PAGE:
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Kenya's Small Farmers Hit by High Feed Prices

by 5m Editor
28 September 2009, at 8:28am

KENYA - Poultry output is set to drop by the end of this year as the price of chicken feed increases and input costs rise. Smaller farms are forced to cut back on poultry production.

According to Ms Wairimu Kariuki, the chairperson of Kenya Poultry Farmers Association (Kepofa), the industry is likely to report a 30 per cent drop in production and incur heavy losses because most farmers have reduced the number of chicken they are rearing.

Business Daily reports that Ms Kariuki said: "Chicken feed accounts for 70 per cent of the total input cost so if the feed prices goes up, the input-costs will automatically increase. If a farmer cannot meet the costs, he chooses to either reduce the number of chicken he rears or stop poultry farming altogether."

She said the prices for chicken mash had increased by approximately 20 per cent since the beginning of this year and a visit by Business Daily to most animal feed stores proves so.

For instance, at Sigma Feeds Limited, a 70-kilo bag of chick mash that was retailing at 1,800 shillings (KES) in January this year, now retails at KES 2,090. A bag of grower mash now retails at KES 1,720 – up from KES 1,600. Layer mash sells at KES 1,860 (up from KES 1,700) and broilers mash retails at KES 2,540, up from KES 2,450.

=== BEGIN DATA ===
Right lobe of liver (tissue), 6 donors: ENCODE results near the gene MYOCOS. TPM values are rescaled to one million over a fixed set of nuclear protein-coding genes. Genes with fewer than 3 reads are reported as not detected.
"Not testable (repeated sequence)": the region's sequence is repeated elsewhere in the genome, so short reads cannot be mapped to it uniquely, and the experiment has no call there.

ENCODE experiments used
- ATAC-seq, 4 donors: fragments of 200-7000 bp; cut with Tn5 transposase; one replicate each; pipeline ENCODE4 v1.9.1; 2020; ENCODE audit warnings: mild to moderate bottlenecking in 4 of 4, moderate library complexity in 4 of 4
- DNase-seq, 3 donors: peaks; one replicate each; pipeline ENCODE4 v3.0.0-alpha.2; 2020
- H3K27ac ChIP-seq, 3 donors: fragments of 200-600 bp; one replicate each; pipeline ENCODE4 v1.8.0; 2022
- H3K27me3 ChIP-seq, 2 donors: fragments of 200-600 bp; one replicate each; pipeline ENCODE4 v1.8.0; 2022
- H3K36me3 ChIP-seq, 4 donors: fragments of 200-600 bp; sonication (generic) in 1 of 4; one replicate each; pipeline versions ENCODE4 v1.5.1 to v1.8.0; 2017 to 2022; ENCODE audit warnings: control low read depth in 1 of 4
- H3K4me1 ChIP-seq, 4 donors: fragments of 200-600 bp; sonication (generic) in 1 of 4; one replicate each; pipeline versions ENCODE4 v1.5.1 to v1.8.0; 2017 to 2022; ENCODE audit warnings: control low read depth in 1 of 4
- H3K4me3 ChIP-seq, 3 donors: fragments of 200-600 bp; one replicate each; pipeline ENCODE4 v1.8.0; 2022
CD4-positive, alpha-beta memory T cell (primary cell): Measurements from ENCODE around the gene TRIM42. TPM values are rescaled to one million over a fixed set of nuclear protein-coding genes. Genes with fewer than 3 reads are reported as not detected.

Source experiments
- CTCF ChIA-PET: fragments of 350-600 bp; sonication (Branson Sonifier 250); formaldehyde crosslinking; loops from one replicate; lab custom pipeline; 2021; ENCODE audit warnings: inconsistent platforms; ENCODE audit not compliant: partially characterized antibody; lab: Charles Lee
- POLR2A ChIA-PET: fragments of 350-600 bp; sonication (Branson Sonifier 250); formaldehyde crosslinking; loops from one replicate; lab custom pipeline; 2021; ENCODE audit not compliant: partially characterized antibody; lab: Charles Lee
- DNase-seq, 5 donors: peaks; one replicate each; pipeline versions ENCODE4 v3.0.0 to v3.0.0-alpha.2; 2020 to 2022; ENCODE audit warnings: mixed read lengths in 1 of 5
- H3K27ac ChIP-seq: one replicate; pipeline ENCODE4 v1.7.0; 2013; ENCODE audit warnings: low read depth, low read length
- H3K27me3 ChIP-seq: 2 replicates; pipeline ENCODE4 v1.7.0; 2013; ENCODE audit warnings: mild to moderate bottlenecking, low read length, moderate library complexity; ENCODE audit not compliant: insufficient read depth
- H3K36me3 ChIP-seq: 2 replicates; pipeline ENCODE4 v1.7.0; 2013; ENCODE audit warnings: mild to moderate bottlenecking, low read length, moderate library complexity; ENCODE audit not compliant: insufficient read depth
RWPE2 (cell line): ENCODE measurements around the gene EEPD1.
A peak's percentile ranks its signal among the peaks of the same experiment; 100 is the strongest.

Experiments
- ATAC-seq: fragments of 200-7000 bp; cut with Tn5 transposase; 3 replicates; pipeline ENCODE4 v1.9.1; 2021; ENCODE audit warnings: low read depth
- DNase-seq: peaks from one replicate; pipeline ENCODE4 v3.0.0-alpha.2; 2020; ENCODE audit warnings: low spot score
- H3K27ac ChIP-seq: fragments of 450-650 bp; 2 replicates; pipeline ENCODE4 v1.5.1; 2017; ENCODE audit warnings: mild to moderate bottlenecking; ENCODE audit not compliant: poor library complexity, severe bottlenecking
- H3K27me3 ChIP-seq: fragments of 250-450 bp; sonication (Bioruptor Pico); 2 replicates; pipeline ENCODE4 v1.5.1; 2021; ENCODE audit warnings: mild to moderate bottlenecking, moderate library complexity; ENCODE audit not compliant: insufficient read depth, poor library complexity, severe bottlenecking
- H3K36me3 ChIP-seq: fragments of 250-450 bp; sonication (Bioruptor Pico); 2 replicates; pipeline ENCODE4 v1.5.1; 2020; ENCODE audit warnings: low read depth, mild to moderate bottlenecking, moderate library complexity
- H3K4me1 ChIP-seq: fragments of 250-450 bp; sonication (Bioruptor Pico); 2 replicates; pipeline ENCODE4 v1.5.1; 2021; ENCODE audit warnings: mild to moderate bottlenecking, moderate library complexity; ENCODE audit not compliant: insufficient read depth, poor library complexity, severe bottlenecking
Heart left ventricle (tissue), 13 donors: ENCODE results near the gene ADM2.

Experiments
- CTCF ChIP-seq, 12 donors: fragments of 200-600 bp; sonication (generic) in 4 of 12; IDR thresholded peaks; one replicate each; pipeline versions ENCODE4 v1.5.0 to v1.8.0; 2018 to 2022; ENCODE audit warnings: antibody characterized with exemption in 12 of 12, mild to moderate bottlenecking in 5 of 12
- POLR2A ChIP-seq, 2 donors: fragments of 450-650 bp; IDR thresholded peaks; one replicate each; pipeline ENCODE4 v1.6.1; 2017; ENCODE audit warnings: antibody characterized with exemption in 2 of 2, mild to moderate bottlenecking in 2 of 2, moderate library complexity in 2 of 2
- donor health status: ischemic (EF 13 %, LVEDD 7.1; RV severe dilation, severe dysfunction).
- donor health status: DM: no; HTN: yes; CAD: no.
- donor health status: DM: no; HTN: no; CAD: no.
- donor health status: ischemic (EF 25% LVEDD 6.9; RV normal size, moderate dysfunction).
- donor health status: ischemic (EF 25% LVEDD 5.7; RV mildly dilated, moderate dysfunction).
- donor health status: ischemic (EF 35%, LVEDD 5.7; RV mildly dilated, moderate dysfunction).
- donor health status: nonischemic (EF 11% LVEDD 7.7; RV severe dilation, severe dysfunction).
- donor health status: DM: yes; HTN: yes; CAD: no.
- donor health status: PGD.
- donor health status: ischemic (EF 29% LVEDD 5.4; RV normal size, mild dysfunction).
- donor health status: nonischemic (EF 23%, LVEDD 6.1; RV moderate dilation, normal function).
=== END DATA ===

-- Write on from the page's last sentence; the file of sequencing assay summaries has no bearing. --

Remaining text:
The industry now fears that if farmers continue to reduce the number of chicken they are rearing, by the end of the year there might not only be a scarcity of poultry products but also increased prices on poultry products.

"In an effort to reduce input costs, Kepofa last July appealed to the Ministry of Livestock Development to allow the importation of yellow maize as an alternative chicken feed. The appeal was implemented by the end of the year but the effect was not as significant as expected.

"Some time in November last year, prices for chicken mash dropped by KES 10 but this was for a short time," said Ms Kariuki.

Last year, Kepofa formulated a policy draft that addressed key issues facing the poultry industry.

Among them was the marketing of poultry products, rearing and processing. If the policy is passed, this would be the first time that the industry in the country is operating under a guided policy.

For a long time, local farmers have been practising poultry farming as a basic social-cultural activity, with most of them rearing the birds for subsistence, concludes the Business Daily report.